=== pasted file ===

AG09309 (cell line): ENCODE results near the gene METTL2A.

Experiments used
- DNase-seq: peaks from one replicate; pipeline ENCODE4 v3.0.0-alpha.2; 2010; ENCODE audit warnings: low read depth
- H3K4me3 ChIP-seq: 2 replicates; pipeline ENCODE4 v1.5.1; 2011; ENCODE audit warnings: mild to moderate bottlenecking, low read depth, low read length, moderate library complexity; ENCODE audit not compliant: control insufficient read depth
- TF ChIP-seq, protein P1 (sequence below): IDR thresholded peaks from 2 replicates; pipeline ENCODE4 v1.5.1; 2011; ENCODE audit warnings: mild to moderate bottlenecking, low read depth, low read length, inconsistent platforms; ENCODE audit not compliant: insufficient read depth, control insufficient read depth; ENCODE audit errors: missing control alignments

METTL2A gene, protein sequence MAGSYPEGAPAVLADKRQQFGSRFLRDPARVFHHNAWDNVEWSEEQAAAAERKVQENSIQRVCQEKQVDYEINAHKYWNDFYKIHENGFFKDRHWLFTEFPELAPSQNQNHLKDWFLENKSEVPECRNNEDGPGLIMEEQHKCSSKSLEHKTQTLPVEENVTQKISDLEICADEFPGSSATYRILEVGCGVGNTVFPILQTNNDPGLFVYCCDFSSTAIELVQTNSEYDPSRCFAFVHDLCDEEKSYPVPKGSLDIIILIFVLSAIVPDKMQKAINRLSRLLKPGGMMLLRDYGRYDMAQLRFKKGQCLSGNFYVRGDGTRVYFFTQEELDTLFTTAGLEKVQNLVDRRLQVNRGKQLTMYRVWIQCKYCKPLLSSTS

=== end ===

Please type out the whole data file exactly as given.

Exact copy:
AG09309 (cell line): ENCODE results near the gene METTL2A.

Experiments used
- DNase-seq: peaks from one replicate; pipeline ENCODE4 v3.0.0-alpha.2; 2010; ENCODE audit warnings: low read depth
- H3K4me3 ChIP-seq: 2 replicates; pipeline ENCODE4 v1.5.1; 2011; ENCODE audit warnings: mild to moderate bottlenecking, low read depth, low read length, moderate library complexity; ENCODE audit not compliant: control insufficient read depth
- TF ChIP-seq, protein P1 (sequence below): IDR thresholded peaks from 2 replicates; pipeline ENCODE4 v1.5.1; 2011; ENCODE audit warnings: mild to moderate bottlenecking, low read depth, low read length, inconsistent platforms; ENCODE audit not compliant: insufficient read depth, control insufficient read depth; ENCODE audit errors: missing control alignments

METTL2A gene, protein sequence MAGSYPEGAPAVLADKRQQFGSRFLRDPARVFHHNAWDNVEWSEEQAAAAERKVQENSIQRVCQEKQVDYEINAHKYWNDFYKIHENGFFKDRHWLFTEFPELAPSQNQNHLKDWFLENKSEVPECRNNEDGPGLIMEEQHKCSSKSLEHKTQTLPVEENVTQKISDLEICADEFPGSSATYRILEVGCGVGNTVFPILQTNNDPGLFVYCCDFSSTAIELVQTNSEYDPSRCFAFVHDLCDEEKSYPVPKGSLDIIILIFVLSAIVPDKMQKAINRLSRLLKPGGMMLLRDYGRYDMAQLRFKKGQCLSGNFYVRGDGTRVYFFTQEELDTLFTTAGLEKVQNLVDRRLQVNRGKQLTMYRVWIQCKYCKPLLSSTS